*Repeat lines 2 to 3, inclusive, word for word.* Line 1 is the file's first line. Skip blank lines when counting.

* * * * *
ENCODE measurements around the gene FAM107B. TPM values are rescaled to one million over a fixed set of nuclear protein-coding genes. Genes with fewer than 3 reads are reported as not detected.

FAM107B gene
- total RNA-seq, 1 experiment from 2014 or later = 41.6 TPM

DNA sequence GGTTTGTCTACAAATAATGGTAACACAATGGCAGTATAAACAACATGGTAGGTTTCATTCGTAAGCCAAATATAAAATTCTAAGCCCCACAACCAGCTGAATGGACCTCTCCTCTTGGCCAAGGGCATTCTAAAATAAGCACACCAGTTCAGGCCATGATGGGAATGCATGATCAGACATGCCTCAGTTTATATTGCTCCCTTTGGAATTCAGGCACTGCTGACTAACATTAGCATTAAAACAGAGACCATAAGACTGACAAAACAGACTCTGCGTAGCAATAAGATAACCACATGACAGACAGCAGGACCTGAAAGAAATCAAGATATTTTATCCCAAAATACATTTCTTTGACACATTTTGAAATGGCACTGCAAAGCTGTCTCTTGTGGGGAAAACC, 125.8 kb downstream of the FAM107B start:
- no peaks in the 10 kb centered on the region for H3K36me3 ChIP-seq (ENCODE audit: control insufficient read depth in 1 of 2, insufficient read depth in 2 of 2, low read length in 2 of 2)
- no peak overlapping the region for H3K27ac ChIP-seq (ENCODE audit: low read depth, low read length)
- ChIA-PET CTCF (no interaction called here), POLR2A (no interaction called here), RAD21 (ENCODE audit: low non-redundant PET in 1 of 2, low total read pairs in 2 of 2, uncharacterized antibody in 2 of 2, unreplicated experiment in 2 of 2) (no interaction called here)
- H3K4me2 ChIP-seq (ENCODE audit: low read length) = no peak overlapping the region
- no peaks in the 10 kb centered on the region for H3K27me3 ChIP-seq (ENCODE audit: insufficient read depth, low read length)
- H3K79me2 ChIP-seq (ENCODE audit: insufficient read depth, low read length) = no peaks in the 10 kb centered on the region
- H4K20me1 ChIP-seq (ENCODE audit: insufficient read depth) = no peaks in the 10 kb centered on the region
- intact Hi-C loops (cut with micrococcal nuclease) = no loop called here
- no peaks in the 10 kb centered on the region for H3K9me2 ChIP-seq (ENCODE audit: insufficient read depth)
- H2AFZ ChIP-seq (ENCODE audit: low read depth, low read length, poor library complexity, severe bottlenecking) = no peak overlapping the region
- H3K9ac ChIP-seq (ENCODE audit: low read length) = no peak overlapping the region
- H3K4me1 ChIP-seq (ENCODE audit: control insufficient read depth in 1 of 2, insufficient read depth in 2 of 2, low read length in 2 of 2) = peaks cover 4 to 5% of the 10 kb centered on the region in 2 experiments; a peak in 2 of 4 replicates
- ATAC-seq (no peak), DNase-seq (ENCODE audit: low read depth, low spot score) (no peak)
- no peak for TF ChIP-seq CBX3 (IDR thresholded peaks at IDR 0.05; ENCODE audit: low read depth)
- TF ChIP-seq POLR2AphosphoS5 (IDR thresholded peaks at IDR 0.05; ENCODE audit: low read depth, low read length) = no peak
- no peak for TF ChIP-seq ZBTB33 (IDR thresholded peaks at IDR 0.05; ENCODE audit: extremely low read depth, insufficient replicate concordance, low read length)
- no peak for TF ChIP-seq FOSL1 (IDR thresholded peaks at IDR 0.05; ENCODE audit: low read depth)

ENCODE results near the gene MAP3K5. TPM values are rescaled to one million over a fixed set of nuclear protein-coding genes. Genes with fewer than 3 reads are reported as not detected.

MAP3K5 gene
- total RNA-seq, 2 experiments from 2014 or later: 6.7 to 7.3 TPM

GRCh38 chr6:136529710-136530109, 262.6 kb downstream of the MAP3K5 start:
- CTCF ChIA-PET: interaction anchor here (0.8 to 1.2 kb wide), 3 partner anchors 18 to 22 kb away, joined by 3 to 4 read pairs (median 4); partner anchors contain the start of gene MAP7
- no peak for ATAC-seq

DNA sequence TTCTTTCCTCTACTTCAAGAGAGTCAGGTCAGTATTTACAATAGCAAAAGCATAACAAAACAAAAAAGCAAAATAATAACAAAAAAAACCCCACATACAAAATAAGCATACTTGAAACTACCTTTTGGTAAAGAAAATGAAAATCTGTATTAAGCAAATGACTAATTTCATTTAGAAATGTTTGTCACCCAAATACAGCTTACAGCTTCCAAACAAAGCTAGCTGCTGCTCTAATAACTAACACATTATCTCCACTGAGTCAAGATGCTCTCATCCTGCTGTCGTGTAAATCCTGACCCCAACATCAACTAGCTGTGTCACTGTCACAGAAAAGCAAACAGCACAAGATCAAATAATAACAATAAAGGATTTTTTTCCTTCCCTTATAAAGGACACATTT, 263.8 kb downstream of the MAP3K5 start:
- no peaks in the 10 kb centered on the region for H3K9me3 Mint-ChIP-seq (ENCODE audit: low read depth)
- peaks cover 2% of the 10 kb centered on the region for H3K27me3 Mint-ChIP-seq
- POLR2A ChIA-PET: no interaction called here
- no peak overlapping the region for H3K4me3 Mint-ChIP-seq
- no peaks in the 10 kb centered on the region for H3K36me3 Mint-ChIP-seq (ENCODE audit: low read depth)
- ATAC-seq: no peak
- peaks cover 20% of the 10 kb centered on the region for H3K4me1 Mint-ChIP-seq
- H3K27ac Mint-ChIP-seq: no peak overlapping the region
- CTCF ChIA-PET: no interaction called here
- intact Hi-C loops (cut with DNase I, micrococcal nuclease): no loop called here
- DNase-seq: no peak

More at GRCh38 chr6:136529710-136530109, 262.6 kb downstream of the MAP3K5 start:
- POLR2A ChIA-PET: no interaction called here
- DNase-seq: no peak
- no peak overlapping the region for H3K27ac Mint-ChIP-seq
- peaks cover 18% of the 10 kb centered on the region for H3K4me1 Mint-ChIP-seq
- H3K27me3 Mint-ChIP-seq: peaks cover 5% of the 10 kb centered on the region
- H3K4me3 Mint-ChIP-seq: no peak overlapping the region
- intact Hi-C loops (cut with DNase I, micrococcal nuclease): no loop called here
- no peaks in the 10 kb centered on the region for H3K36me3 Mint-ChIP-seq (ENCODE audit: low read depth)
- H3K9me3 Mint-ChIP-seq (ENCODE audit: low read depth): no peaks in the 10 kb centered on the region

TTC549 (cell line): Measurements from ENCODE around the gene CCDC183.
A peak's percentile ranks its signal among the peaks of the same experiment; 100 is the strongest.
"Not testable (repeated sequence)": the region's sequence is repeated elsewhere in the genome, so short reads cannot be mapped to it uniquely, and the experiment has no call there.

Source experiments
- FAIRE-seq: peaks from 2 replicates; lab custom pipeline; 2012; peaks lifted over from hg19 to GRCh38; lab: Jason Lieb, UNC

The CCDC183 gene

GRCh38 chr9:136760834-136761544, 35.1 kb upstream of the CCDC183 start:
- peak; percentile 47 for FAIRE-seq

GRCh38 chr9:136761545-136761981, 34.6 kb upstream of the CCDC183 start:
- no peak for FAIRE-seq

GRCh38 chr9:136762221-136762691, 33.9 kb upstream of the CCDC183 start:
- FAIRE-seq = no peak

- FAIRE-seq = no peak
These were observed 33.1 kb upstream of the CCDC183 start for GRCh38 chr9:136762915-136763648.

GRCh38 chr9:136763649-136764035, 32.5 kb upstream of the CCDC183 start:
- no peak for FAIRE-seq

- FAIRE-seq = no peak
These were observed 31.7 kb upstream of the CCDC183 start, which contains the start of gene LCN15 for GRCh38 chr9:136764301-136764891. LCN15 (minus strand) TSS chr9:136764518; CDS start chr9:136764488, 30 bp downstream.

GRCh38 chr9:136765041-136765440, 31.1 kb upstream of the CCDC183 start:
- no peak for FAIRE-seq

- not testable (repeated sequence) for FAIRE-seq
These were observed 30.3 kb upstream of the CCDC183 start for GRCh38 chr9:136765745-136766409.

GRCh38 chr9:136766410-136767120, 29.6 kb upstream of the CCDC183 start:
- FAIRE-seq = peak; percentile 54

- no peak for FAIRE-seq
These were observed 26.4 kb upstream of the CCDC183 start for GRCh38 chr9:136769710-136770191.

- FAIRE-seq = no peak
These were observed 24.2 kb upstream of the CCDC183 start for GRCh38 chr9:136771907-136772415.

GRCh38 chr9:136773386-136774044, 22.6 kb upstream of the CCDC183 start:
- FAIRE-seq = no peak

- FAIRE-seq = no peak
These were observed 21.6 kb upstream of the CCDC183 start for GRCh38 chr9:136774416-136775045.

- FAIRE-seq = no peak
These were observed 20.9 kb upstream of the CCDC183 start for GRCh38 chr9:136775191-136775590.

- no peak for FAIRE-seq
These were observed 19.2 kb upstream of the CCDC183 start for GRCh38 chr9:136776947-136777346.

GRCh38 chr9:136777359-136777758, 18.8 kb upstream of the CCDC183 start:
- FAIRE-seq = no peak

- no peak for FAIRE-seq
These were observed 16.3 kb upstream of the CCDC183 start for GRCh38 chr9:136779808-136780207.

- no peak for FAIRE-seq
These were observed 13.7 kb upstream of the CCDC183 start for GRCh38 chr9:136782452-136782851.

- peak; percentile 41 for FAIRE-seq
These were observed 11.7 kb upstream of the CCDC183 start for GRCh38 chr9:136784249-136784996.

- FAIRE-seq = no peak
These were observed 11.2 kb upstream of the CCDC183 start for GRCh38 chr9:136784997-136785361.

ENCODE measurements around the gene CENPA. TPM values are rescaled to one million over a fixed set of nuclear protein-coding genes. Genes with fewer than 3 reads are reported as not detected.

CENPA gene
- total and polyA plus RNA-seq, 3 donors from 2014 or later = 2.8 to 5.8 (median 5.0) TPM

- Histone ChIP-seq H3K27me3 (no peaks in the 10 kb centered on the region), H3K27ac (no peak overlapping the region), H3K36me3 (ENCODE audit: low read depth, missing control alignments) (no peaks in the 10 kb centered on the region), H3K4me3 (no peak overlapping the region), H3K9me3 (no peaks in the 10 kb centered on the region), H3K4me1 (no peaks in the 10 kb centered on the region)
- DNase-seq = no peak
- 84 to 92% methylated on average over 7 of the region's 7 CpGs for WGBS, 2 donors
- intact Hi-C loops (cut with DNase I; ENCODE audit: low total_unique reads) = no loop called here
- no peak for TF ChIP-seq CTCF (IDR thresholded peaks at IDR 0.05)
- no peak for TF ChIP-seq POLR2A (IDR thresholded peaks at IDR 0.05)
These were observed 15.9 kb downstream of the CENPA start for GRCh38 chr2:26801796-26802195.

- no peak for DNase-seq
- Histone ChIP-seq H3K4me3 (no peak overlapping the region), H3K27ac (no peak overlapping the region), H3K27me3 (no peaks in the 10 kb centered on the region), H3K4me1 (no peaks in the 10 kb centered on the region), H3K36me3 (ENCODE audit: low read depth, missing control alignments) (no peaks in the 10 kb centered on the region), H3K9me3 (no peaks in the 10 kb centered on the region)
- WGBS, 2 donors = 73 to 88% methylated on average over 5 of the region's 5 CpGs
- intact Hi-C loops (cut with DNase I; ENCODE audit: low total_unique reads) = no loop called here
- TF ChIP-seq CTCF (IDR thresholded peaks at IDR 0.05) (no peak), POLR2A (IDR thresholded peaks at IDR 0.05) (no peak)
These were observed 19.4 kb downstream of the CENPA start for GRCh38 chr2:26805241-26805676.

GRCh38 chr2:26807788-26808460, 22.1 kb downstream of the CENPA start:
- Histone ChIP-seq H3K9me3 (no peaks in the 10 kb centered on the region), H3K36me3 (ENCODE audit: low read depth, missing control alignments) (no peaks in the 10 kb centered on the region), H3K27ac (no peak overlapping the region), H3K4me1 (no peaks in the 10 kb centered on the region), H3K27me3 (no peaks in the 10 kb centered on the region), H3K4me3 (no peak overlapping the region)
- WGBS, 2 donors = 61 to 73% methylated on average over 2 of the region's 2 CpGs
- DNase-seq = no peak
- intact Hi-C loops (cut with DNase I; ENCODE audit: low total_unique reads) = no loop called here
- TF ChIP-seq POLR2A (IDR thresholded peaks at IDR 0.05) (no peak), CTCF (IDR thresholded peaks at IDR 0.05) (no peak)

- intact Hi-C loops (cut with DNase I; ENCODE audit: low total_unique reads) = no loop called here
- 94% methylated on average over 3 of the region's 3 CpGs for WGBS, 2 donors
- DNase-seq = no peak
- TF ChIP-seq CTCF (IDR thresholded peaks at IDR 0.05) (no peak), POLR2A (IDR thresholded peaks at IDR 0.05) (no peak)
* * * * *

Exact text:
FAM107B gene
- total RNA-seq, 1 experiment from 2014 or later = 41.6 TPM